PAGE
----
These plants produce very large bulbs of garlic that have between two and six cloves. They have a moderate to strong intensity of flavor and have the traditional garlicky taste that most people expect of garlic. They work well in cooking and are one of the more popular types of hardneck garlic. The skin of this garlic is smooth and thick, sometimes with purple markings. It has a paper-like texture and shimmers in the light. This garlic keeps well, with a shelf life of up to eight months.


7. Purple Stripe Hardneck

Purple Stripe Hardneck

Scientific Name: Allium sativum subspecies ophioscorodon

Mature Size: Up to 5 feet tall

USDA Hardiness Zone: 2-8

Light: Full sun to partial shade

Water: Average moisture needs

Soil: Well-draining, fertile, loamy

Cultivars and Varieties: Chesnok Red, Shatili

This type of garlic comes from the Republic of Georgia. It has a rich quality of flavor without being too strong and becomes especially sweet when baked. In fact, this type of garlic is sometimes used to make garlic ice cream because it is known for its sweetness. The plant grows to between three and five feet, with slender, upright foliage. The bulbs are streaked with purple stripes and contain tan-colored cloves that can range in number from eight to sixteen per bulb.


8. Rocambole Hardneck

Rocambole Hardneck

Scientific Name: Allium sativum subspecies ophioscorodon

Mature Size:

USDA Hardiness Zone: 2-8

Light: Full sun to partial shade

Water: Average moisture needs

Soil: Well-draining, fertile, loamy

Cultivars and Varieties: Spanish Roja, Russian Red, German Mountain, Phillips

This type of garlic is one of the most popular hardneck types for growing at home. It has a strong, full-bodied flavor, with loose sheaths that make them a breeze to peel. It is considered by some to be the best-flavored garlic, but it can be challenging to grow as they require very cold winters. The cloves of this garlic are tan or red-colored, with a hard skin, and the bulbs will only store for a maximum of six months. The plants of this type of garlic produce unusual scapes that curl over twice in a double loop.


9. Turban Hardneck

Turban Hardneck

Scientific Name: Allium sativum subspecies ophioscorodon

Mature Size: Up to 3 feet tall

USDA Hardiness Zone: 2-10

Light: Full sun to partial shade

Water: Average moisture needs

Soil: Well-draining, fertile, loamy

Cultivars and Varieties: Chinese Purple, Shandong, Tzan

These types of garlic are less common than others, and come from various areas around the world, including Mexico, and Eastern Europe. They are named after the top of their stalk, which forms the shape of a turban. This garlic has an unusual flavor that is not garlicky at all. They can be very hot and fiery or mild and add a distinctive flavor to dishes. The plants of these garlic bulbs tend to be quite short, with broad, drooping leaves. The bulbs are slightly flattened, with lightly purple striped wrapping, and contain chunky cloves. Cloves are tan-colored and can fill the bulb with between six and twelve evenly-sized cloves. These types of garlic do not keep well and have a short shelf life.

Softneck Garlic (Allium sativum subspecies sativum)

Softneck garlic was developed from hardneck garlic. This is the type of garlic you are most likely to see at the grocery store, predominantly because it matures much faster than hardneck garlic, and so it is ideal for commercial production purposes. It is also more adaptable to a variety of climates than hardneck garlic, it produces more garlic bulbs per plant, and it doesn't require the maintenance of hardneck garlic as there are no scapes to be pruned off.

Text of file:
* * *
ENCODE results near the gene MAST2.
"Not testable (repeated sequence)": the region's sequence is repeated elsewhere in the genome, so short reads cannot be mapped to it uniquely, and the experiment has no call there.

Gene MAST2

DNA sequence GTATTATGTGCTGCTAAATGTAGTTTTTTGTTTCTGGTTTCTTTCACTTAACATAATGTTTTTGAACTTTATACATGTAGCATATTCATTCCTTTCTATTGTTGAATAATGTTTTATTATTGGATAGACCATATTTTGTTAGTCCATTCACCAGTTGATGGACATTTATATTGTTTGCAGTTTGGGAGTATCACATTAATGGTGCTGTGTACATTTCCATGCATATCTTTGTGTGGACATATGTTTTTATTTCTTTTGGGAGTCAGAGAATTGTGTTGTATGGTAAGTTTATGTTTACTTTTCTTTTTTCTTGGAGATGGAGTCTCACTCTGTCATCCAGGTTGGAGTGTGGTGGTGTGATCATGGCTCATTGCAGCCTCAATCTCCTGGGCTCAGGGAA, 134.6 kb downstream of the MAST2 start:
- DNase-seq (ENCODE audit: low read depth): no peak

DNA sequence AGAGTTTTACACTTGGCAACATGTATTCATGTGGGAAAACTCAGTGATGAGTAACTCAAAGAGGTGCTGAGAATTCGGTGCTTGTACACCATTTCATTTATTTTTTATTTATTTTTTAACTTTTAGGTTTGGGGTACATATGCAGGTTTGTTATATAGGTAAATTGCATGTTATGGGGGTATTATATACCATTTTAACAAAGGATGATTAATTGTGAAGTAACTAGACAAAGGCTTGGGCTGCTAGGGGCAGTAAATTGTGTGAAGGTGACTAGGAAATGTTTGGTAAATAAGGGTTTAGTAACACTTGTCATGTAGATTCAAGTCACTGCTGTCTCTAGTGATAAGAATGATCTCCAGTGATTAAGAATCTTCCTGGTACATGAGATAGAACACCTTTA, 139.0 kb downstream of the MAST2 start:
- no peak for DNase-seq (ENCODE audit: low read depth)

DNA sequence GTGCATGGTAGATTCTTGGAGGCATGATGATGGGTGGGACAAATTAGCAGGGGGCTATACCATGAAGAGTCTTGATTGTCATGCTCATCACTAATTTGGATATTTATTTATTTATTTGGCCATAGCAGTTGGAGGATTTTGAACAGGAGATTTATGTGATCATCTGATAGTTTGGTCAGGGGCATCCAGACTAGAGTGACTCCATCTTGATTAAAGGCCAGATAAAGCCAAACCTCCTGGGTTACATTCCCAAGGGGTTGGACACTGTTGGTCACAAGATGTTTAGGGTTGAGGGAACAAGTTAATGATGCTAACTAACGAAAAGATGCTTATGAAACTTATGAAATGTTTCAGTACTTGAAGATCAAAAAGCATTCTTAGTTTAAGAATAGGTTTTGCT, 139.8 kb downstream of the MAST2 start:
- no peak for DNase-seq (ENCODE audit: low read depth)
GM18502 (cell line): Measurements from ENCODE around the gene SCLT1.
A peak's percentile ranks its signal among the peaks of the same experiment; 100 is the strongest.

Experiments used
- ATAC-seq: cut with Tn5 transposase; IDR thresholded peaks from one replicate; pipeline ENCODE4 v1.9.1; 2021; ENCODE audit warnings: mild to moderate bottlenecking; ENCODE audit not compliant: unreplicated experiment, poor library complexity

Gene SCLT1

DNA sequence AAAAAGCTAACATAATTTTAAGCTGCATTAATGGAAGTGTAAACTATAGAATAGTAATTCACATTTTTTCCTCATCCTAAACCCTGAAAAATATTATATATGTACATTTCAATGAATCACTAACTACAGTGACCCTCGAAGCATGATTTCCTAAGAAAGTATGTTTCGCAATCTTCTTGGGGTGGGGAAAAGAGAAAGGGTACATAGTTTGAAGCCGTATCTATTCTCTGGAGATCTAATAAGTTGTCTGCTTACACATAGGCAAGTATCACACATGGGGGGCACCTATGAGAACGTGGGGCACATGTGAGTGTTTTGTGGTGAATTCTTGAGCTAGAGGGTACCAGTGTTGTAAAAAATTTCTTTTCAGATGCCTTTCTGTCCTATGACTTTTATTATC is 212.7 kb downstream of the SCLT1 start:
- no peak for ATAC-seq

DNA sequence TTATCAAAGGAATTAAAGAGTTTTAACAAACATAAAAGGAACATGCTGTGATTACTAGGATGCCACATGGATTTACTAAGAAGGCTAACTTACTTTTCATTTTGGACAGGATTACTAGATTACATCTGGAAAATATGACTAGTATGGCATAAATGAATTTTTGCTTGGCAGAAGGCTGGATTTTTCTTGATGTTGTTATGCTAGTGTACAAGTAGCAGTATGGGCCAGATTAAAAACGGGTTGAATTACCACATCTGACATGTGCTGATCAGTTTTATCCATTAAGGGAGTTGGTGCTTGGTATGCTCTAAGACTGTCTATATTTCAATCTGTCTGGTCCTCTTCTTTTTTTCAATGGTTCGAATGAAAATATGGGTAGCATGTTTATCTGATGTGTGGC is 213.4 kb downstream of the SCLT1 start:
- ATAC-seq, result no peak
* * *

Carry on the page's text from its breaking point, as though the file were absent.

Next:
Softneck garlic tends to have more cloves than hardneck garlic, but they will each be of a smaller size. It is usually more difficult to peel than hardneck garlic and has a more spicy flavor. Softneck garlic comes in its natural papery wrapping that is multilayered and creamy in color. It has the texture of parchment and continues up to the neck, where it becomes a pliable stalk. The benefit of these layers is that they help to preserve the inner bulb, giving the garlic a shelf life of up to eight months. These stalks are often braided in stores, and provide a decorative way to display garlic, which also makes it easy to grab and pull off. By contrast, hardneck garlic stems are too stiff and cannot be braided.

Types of Softneck Garlic

10. Artichoke Softneck

Artichoke Softneck

Scientific Name: Allium sativum subspecies sativum

Mature Size: Up to 2 feet tall

USDA Hardiness Zone: 4-10

Light: Full sun to partial shade

Water: Average moisture needs

Soil: Well-draining, fertile, loamy

Cultivars and Varieties: Early Red Italian, California Early, Inchelium Red, Red Toch

These types of garlic produce bulbs that are larger and have fewer cloves than silverskin garlic, the other type of softneck garlic. The number of cloves in each bulb can range from 12 to 25, and they appear in a non-symmetrical pattern. These garlic plants mature early in the growing season and can adapt to a wide range of growing climates and soil conditions, making them popular with both home growers and commercial garlic producers. The bulbs tend to have a flattened shape, and the sheaths can have light purple markings. These bulbs store exceptionally well, lasting for up to ten months.


11. Silverskin Softneck

Silverskin Softneck

Scientific Name: Allium sativum subspecies sativum

Mature Size: Up to 2 feet tall

USDA Hardiness Zone: 4-10

Light: Full sun to partial shade

Water: Average moisture needs

Soil: Well-draining, fertile, loamy

Cultivars and Varieties: Kettle River Giant, Polish White, Idaho Silver

These types of garlic mature later than artichoke garlic. They have a rather plain and dull exterior and are filled with small cloves in up to five layers. There can be anywhere from 8 to 40 cloves in each bulb. They tend to be hard to peel and come in irregular sizes. Cloves are usually white and take the shape of a teardrop. These types of garlic are the kind that you would ordinarily see braided on display in a grocery store or at the farmers market. They have a strong flavor and have the longest shelf life of all types of garlic, with the ability to be stored for up to twelve months.

Sources

Missouri Botanical Garden

University of Vermont


11 Different Types of (Hardness & Softness) Garlic That You Can Grow